Paramedic who rescued baby from lake: 'I thought it was just a doll'

Todd Zobrist swam about 75 feet through the bone-chilling waves to where a sport-utility vehicle was partially submerged


By Curt Libbra
Belleville News-Democrat

HIGHLAND, Ill. — Todd Zobrist and Ty Barr were 22 and a half hours into a 24-hour shift and already out on another call when the page went out at 5:30 a.m. on Thursday — car in the water at Silver Lake.

The Highland Fire-EMS paramedics took off. On the way, they started hatching a plan.

Todd Zobrist. (Photo/Highland Fire Department)
Todd Zobrist. (Photo/Highland Fire Department)

“En route,” Todd actually said, ‘Hey, I’m gonna get in if we have to,’ ” Barr recalled.

“On our way there, I was emptying everything out of my pockets in the ambulance,” said Zobrist.

Zobrist, 31, Barr, 35, and two Highland police officers were the first on the scene.

“You could still see the headlights on underneath the water,” Zobrist said.

A bystander who called 911 was there waiting.

“That person had not seen anyone exit the vehicle,” Zobrist said.

Firefighters, who have special cold-weather water suits and a boat, were also paged. However, their arrival was being held up by a train.

Zobrist and a Highland police officer both went to a nearby dock to overlook the situation. They knew any possible victims did not have the luxury of time — one of them, they determined, would have to jump in. It would be Zobrist.

“I just happened to be the quickest,” he said.

He swam about 75 feet through the bone-chilling waves to where a sport-utility vehicle was partially submerged in about five feet of water.

“It was dark. It was cold. It was absolutely just the worst conditions possible,” Zobrist said.

The 6-foot-1-inch Zobrist said he could have ran out to the car, but opted to swim to save time.

“It’s 75 feet,” he said he remembers thinking. “Suck it up.”

When he got there, the driver’s window was “not intact,” he said. The interior of the SUV had filled with water to the point where there was only about 8 to 10 inches of air space.

He began to visually scan the inside of the SUV, but in the pre-dawn darkness, saw nothing at first. He then stuck his arm inside and began to sweep under the water. He felt nothing.

He looked again.

“At first, I thought it was a doll — a kid’s toy of some kind,” he said.

He strained to extend his grasp far enough to reach the arms and legs he saw floating between the rear rows of seats.

“I was literally reeling to reach that baby’s foot,” said Zobrist, himself the father of two small boys.

He was able to grab hold. He pulled out a 3-month-old boy.

The baby was not breathing, though he still had color.

Zobrist lifted the infant to the vehicle’s roof and began CPR. It worked. The child began to breathe on its own.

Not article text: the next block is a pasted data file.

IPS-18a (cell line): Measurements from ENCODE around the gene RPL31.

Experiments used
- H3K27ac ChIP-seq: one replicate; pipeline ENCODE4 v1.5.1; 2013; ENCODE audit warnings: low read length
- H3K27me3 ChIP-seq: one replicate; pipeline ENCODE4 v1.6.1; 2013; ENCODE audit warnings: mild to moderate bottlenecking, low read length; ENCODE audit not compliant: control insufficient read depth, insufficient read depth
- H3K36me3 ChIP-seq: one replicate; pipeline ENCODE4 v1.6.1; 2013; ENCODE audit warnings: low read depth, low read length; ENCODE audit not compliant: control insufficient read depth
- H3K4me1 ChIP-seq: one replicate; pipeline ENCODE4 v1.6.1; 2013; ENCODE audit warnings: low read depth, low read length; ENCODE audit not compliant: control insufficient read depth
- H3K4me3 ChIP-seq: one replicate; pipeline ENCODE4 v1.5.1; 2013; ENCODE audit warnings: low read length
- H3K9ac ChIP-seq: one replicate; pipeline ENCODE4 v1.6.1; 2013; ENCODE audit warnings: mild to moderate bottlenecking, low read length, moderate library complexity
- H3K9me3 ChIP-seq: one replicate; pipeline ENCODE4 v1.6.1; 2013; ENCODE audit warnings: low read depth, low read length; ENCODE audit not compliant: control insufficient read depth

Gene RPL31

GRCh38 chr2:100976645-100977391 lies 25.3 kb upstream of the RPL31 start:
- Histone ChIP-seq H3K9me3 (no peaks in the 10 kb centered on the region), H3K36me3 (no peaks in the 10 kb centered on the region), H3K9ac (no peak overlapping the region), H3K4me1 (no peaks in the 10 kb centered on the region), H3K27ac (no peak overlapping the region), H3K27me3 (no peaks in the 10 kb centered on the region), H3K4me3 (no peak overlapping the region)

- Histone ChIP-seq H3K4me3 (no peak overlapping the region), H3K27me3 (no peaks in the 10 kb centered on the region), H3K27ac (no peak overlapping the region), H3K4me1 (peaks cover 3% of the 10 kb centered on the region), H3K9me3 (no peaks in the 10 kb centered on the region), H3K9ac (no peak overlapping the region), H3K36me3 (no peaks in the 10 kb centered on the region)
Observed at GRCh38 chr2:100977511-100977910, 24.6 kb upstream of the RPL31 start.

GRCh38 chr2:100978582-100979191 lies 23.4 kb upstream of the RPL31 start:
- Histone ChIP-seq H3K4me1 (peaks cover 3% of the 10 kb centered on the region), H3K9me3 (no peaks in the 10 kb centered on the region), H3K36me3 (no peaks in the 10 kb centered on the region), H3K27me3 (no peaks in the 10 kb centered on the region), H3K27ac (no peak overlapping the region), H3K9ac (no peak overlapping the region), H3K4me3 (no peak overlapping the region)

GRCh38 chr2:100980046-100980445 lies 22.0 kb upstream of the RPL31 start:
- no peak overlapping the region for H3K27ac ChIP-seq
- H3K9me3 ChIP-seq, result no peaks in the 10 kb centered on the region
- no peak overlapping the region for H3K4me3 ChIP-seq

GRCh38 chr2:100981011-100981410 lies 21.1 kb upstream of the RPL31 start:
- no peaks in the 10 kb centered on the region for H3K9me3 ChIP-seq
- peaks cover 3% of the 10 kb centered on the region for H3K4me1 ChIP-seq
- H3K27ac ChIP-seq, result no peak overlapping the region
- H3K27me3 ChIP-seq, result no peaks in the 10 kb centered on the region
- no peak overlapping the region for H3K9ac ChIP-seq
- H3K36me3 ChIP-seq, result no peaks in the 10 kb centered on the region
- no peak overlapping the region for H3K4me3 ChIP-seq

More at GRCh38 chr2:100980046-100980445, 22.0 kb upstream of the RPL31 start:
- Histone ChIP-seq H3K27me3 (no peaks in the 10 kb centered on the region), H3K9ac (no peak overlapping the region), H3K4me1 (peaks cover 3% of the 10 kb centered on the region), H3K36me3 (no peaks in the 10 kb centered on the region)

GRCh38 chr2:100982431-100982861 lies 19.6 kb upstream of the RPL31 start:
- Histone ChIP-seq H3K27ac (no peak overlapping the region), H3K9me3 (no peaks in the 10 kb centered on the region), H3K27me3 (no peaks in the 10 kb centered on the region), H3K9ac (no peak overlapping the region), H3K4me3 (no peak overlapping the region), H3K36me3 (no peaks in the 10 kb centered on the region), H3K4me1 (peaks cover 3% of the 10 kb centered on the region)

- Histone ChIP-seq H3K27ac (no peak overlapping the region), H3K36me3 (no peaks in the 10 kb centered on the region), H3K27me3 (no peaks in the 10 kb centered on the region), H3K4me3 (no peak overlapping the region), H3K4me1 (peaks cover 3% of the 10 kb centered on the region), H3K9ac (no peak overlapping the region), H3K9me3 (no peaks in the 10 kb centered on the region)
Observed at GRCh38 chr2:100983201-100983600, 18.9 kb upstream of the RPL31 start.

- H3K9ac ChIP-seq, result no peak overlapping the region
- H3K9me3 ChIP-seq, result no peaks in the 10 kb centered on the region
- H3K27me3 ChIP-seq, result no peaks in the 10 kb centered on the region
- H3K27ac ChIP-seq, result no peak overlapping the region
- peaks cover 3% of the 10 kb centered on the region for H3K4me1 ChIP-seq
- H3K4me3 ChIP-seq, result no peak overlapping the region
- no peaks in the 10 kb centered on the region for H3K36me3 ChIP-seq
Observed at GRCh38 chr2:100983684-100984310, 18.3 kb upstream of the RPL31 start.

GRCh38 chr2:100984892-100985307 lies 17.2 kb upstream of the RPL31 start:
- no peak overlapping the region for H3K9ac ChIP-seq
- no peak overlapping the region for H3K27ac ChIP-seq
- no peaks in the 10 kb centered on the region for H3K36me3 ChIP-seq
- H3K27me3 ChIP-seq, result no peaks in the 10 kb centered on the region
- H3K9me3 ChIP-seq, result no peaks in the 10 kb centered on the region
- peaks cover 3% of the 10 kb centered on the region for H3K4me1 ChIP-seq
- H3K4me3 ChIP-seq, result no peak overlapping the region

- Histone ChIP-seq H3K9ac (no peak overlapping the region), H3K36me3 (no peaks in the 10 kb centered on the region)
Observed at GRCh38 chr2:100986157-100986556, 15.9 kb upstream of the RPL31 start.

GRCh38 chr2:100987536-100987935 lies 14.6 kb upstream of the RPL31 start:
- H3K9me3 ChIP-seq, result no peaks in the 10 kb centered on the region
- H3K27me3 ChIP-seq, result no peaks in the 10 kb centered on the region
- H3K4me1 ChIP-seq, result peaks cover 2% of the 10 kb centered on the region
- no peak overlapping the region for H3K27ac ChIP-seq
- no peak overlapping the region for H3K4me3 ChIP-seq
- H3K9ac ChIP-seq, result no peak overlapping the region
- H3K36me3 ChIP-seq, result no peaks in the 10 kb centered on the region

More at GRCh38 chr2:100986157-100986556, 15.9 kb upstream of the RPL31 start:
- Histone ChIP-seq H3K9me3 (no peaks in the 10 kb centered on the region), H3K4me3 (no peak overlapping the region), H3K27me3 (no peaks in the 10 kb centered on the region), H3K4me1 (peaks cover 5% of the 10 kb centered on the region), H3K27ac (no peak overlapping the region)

Meanwhile, Barr was back on the bank, coordinating with other first-responders and a medical helicopter for when the baby was back on dry land.

But how was that going to happen? Should Zobrist stay on top the car and wait for others to get to him, or should he go back into the 46-degree water and bring the child to shore himself?

“The last thing I wanted to do was get back in that water,” Zobrist said.

Barr was worried, too.

“I was worried about him swimming back. I was worried about him making it back,” Barr said.

But time was working against them. They knew what needed to be done.

Holding the baby above the surface, Zobrist backstroked toward the bank until the water was shallow enough for him to quickly run the rest of the way.

As the frigid water stabbed at him and his muscles tightened with pain, Zobrist began to have second thoughts.

“I was literally thinking to myself, ‘This is a terrible decision,’ ” said Zobrist, who had to have 90 minutes of treatment at a local hospital for hypothermia following the incident.

But he fought through it and made it to shore. He handed the baby off Barr and two Highland police officers, who were waiting. They took the child to the ambulance to warm him and prepare him for transport to the hospital.

In total, the call lasted only about seven minutes.

Police say it was the baby’s mother, Cristy Campbell, 32, of Glen Carbon who drove the blue-gray Nissan Armada, with the baby inside, off Illinois 143 and into Silver Lake. Campbell’s body was pulled from the lake about 1:30 p.m. Thursday.

Campbell’s home at 15 Dogwood Lane in Glen Carbon was ablaze Thursday morning, and Campbell’s husband, Justin Campbell, was found dead inside. He died of a gunshot wound to the head, according to the Madison County Coroner’s Office.

Campbell’s six other children were home at the time of the fire and escaped without injury. All six were placed with relatives, according to authorities.

The baby was reportedly doing well and was expected to be released from the hospital on Friday.

“I feel pretty good, obviously,” Zobrist said about learning of the child’s recovery.

Many people have called the paramedics heroes.

U.S. Rep. John Shimkus honored Zobrist on Friday in Washington. Moments after the House concluded legislative business, Shimkus addressed the chamber to recognize Highland’s Zobrist.

“I would like to commend Todd for his heroic and life-saving actions. It’s a great tribute to Southern Illinois,” said Shimkus, who also ordered a flag to be flown over the U.S. Capitol on Friday in recognition of Zobrist’s efforts.

“I don’t know about that,” Zobrist said of the hero talk. “Just right place, right time.”

Though it was dark that morning, both men believe the stars aligned to show them the way.

“Unbelievable, a miracle — those are the two words that come to mind,” Barr said.

In the meantime, both men will be happy to get back to job they both love.

“Call us if you need us,” Zobrist said.

Copyright 2017 the Belleville News-Democrat

McClatchy-Tribune News Service
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